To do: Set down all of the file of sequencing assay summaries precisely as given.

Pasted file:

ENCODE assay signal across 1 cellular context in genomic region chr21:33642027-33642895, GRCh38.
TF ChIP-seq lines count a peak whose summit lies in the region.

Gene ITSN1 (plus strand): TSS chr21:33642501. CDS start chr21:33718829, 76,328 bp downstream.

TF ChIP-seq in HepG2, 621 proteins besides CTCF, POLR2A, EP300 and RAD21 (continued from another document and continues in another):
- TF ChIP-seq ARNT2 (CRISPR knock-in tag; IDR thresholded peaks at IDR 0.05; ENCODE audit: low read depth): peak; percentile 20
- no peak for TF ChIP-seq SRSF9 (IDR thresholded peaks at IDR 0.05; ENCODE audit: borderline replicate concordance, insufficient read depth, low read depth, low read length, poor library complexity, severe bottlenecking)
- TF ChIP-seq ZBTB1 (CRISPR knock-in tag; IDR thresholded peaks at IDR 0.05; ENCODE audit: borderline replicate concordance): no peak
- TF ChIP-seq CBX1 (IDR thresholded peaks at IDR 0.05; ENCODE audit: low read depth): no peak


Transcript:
ENCODE assay signal across 1 cellular context in genomic region chr21:33642027-33642895, GRCh38.
TF ChIP-seq lines count a peak whose summit lies in the region.

Gene ITSN1 (plus strand): TSS chr21:33642501. CDS start chr21:33718829, 76,328 bp downstream.

TF ChIP-seq in HepG2, 621 proteins besides CTCF, POLR2A, EP300 and RAD21 (continued from another document and continues in another):
- TF ChIP-seq ARNT2 (CRISPR knock-in tag; IDR thresholded peaks at IDR 0.05; ENCODE audit: low read depth): peak; percentile 20
- no peak for TF ChIP-seq SRSF9 (IDR thresholded peaks at IDR 0.05; ENCODE audit: borderline replicate concordance, insufficient read depth, low read depth, low read length, poor library complexity, severe bottlenecking)
- TF ChIP-seq ZBTB1 (CRISPR knock-in tag; IDR thresholded peaks at IDR 0.05; ENCODE audit: borderline replicate concordance): no peak
- TF ChIP-seq CBX1 (IDR thresholded peaks at IDR 0.05; ENCODE audit: low read depth): no peak